Non-persistence was defined as discontinuing (at least 60?days without DMT) or switching DMTs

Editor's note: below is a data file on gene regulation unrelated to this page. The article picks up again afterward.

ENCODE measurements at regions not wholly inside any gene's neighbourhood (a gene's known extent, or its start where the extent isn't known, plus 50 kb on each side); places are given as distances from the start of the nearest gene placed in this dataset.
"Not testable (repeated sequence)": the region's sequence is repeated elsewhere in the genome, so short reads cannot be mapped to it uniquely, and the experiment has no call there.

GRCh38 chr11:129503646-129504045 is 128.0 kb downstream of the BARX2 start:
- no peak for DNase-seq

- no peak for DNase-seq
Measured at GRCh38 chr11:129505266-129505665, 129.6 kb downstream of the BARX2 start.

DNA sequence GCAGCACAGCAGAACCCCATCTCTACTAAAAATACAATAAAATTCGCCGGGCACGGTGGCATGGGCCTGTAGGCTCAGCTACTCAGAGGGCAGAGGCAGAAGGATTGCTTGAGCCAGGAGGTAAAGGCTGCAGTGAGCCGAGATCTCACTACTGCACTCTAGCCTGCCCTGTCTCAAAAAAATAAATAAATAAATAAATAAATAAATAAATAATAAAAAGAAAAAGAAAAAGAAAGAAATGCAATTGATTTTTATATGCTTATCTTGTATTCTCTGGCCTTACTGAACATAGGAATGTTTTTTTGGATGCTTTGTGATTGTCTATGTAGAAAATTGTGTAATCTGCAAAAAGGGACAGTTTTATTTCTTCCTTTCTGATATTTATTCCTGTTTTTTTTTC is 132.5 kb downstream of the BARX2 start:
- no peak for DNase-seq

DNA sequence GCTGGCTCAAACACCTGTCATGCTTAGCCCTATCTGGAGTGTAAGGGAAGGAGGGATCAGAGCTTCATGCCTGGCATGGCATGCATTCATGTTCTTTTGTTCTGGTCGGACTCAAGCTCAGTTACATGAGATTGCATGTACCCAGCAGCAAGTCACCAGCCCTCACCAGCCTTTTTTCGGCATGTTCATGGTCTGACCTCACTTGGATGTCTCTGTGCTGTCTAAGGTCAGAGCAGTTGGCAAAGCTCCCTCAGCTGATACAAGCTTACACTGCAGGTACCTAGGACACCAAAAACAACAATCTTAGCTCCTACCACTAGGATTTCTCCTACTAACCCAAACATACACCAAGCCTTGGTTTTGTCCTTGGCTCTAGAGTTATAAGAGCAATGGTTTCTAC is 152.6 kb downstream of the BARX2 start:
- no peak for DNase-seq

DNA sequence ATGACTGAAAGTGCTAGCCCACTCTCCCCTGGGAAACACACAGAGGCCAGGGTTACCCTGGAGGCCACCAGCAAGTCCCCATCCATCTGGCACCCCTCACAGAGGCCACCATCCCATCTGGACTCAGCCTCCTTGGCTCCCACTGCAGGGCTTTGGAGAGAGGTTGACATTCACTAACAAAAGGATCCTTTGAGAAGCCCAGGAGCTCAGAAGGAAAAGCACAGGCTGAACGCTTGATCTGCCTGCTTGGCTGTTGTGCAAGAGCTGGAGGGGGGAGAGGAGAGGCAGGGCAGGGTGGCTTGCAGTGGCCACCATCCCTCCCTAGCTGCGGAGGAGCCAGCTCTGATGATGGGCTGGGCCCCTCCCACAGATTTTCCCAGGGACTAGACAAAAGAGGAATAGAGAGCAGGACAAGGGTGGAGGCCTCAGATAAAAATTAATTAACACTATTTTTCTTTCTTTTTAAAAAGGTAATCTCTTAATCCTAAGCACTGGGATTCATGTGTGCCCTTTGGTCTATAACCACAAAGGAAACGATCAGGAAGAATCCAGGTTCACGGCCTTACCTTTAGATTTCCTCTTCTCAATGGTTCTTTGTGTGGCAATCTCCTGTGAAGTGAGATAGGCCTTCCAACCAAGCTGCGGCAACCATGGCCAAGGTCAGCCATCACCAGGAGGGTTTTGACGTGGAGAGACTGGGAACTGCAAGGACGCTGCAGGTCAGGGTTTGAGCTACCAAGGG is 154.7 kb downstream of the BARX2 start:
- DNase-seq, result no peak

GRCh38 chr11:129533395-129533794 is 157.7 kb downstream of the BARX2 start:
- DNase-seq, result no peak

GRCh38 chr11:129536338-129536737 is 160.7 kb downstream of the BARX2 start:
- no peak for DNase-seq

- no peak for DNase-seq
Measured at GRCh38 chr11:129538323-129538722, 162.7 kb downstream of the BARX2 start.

Non-persistence was defined as discontinuing (at least 60?days without DMT) or switching DMTs. after being newly treated with a DMT from January 2009 through March 2017, with 12?months of continuous enrollment pre- and post-index. Non-persistence was defined as discontinuing (at least 60?days without DMT) or switching DMTs. MS relapses were defined using a validated claims-based algorithm. Multivariable analysis was used to examine odds of 12-month persistence, odds of post-index relapse, and quantity of relapses. Results In total, 4121 patients with MS met all inclusion criteria (mean age 46.4?years; female 76.2%). Overall, 49.6% switched to an oral DMT, 36.5% to an injectable DMT, and 13.9% to an infusion DMT. Switching DMTs resulted in a 32.4% reduction in relapses between pre- and post-index. Only 54.6% of patients were persistent throughout the first year. Patients who switched to oral DMTs experienced 95% higher adjusted odds of persistence and 18% lower adjusted odds of a post-index period relapse than patients who switched to injectable DMTs. The number of baseline relapses was not associated with persistence but with 68% higher odds of a post-index relapse, with each additional baseline relapse associated with a 44% increase in quantity of post-index relapses. Conclusions Among patients with MS who switched DMTs, persistence was consistently low regardless of Hoechst 33258 analog 2 treatment. Although persistence with oral DMTs was slightly higher than with injectable DMTs, overall results show poor persistence to second-line therapy and spotlight the need to improve long-term persistence with DMTs. Electronic supplementary material The online version of this article (10.1007/s12325-020-01367-1) contains supplementary material, which is available to authorized users. value of less than 0.05 was set a priori as the threshold for statistical significance. All analyses were conducted using WPS version 4.1 (World Programming, UK). Results Patient Characteristics Of the 227,893 recognized patients with MS, 25,708 (11.3%) were considered DMT na?ve and, among these, 4121 (16.0%) switched to a second discrete DMT and met the final inclusion criteria. The full patient P4HB selection can be found in Fig.?1. Patients generally switched to an oral (49.6%) or injectable (36.5%) DMT. Of the 13.9% of patients who switched to an infusion, 94% switched to natalizumab. Open in a separate windows Fig.?1 Patient selection. DMT disease-modifying therapy, MS multiple sclerosis The majority of patients who switched were receiving an injectable DMT. Of those who switched (indexed on) to an oral, injectable, or infusion, 80.5%, 82.9%, and 80.6% did so from an injectable (Table?S1 in the supplementary material). Patients generally switched within 5?months after discontinuing their Hoechst 33258 analog 2 first DMT (Table?1), and the mean time from the end of the initial DMT to the switch ranged from 110.3?days for switching to injectable DMTs to 169.6?days for switching to oral DMTs. Table?1 Patient characteristics among patients switching disease-modifying therapies (%)]3140 (76.2)1523 (74.5)1185 (78.7)432 (75.5)Geographic region [(%)]?Northeast759 (18.4)378 (18.5)275 (18.3)106 (18.5)?North central997 (24.2)523 (25.6)369 (24.5)105 (18.4)?South1599 (38.8)771 (37.7)556 (36.9)272 (47.6)?West737 (17.9)355 (17.4)296 (19.7)86 (15.0)?Unknown29 (0.7)16 (0.8)10 (0.7)3 (0.5)Index 12 months [(%)]?2009158 (3.8)0 (0.0)141 (9.4)17 (3.0)?2010298 (7.2)16 (0.8)225 (14.9)57 (10.0)?2011549 (13.3)162 (7.9)289 (19.2)98 (17.1)?2012476 (11.6)123 (6.0)252 (16.7)101 (17.7)?2013917 (22.3)703 (34.4)139 (9.2)75 (13.1)?2014566 (13.7)395 (19.3)119 (7.9)52 (9.1)?2015563 (13.7)310 (15.2)179 (11.9)74 (12.9)?2016491 (11.9)281 (13.8)133 (8.8)77 (13.5)?2017103 (2.5)53 (2.6)29 (1.9)21 (3.7)Days from first DMT to switch,a mean (SD)140.8 (297.9)169.6 (330.5)110.3 (267.0)118.5 (236.6)Comorbid conditions [(%)]?Fatigue1009 (24.5)487 (23.8)362 (24.0)160 (28.0)?Hypertension892 (21.6)450 (22.0)331 (22.0)111 (19.4)?Depression805 (19.5)372 (18.2)298 (19.8)135 (23.6)?Gait troubles647 (15.7)292 (14.3)221 (14.7)134 (23.4)?Hyperlipidemia625 (15.2)323 (15.8)227 (15.1)75 (13.1)Concomitant medications [(%)]?Opioids1711 (41.5)809 (39.6)671 (44.6)231 (40.4)?Antidepressants1646 (39.9)794 (38.9)607 (40.3)245 (42.8)?Antispasmodics1460 (35.4)700 (34.3)508 (33.7)252 (44.1)?Neuropathic pain medications1318 (32.0)631 (30.9)484 (32.1)203 (35.5)?NSAIDs/COX-2 inhibitors1177 (28.6)563 (27.6)437 (29.0)177 (30.9) Hoechst 33258 analog 2 Open in a separate window aFrom end of days supply or clinical benefit of last claim for first DMT until index date cyclooxygenase-2, disease-modifying therapy, nonsteroidal anti-inflammatory drugs Patient demographics were consistent across routes of administration, except for during the index years, which were driven by US Food and Drug Administration approval of specific drugs. Patients who switched DMTs were, on average, 46.4?years of age at the time of the switch (Table?1). The majority of patients were female (76.2%), from a southern geographic region (38.8%), and switched their DMT in 2013 or later (64.1%). Comorbid conditions and concomitant medication use were consistent across all routes of administration and.